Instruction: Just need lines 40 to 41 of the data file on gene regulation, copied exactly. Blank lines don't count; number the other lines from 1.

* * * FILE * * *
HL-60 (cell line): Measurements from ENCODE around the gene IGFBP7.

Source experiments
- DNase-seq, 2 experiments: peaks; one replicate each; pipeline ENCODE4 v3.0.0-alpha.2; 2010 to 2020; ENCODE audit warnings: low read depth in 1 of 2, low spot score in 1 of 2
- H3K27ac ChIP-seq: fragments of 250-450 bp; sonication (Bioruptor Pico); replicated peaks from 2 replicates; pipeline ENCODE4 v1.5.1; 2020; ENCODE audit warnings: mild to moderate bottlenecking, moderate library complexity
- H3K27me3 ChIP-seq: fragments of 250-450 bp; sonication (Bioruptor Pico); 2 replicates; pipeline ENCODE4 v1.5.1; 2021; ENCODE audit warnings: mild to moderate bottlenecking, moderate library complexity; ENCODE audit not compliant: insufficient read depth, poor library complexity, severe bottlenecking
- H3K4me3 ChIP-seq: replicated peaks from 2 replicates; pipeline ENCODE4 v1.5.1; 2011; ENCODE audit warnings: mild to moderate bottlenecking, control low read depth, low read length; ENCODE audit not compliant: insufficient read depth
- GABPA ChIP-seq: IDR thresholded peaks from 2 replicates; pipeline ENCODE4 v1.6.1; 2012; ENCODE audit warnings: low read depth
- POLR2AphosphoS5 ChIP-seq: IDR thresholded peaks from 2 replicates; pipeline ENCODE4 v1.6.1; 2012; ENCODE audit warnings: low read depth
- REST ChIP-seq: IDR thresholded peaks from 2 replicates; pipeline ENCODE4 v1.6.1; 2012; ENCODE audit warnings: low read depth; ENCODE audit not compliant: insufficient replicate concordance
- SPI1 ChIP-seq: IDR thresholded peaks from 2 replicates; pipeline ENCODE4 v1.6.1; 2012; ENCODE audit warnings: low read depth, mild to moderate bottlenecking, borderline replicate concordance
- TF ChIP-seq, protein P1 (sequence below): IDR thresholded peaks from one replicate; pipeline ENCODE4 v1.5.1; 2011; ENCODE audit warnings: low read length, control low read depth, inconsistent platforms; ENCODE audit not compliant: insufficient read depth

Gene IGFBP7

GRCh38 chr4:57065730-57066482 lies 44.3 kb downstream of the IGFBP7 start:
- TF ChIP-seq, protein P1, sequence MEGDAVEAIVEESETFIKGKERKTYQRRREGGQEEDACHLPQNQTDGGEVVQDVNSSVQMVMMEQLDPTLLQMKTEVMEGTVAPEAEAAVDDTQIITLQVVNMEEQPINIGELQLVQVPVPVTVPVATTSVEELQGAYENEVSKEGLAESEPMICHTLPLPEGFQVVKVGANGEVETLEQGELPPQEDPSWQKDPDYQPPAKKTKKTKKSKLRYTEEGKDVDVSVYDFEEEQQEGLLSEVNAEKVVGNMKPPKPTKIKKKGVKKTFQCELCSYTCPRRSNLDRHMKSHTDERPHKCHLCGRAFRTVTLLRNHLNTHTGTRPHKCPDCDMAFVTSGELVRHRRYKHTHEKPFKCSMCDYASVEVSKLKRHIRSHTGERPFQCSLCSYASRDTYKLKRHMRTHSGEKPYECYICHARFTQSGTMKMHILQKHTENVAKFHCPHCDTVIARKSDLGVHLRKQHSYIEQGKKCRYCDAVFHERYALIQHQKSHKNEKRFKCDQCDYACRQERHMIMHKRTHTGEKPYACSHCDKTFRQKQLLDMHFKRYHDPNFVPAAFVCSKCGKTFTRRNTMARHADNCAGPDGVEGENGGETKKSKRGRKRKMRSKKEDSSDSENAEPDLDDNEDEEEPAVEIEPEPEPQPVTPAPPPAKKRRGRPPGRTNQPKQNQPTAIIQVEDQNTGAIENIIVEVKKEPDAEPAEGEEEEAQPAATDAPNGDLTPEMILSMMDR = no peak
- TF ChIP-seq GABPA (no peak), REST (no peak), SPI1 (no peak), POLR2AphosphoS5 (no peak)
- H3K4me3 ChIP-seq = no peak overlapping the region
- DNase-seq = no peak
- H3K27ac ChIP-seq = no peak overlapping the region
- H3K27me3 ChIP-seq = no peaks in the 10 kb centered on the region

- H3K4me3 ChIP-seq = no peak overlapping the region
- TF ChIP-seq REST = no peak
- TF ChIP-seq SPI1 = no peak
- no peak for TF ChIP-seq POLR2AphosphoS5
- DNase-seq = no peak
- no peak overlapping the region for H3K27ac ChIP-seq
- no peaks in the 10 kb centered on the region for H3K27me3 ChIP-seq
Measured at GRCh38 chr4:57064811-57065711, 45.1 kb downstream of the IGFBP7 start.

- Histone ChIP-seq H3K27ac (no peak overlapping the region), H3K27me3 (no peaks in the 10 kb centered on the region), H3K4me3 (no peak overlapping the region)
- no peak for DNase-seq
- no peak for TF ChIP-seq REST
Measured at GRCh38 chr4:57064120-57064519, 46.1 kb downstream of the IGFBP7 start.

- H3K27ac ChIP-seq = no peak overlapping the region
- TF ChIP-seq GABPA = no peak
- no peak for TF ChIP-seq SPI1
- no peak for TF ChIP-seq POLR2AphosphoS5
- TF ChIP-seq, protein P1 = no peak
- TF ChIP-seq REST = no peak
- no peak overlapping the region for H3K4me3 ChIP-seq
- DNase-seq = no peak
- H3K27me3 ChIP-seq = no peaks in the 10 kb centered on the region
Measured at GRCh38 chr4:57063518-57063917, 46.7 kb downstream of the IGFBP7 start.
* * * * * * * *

- H3K27me3 ChIP-seq = no peaks in the 10 kb centered on the region
Measured at GRCh38 chr4:57063518-57063917, 46.7 kb downstream of the IGFBP7 start.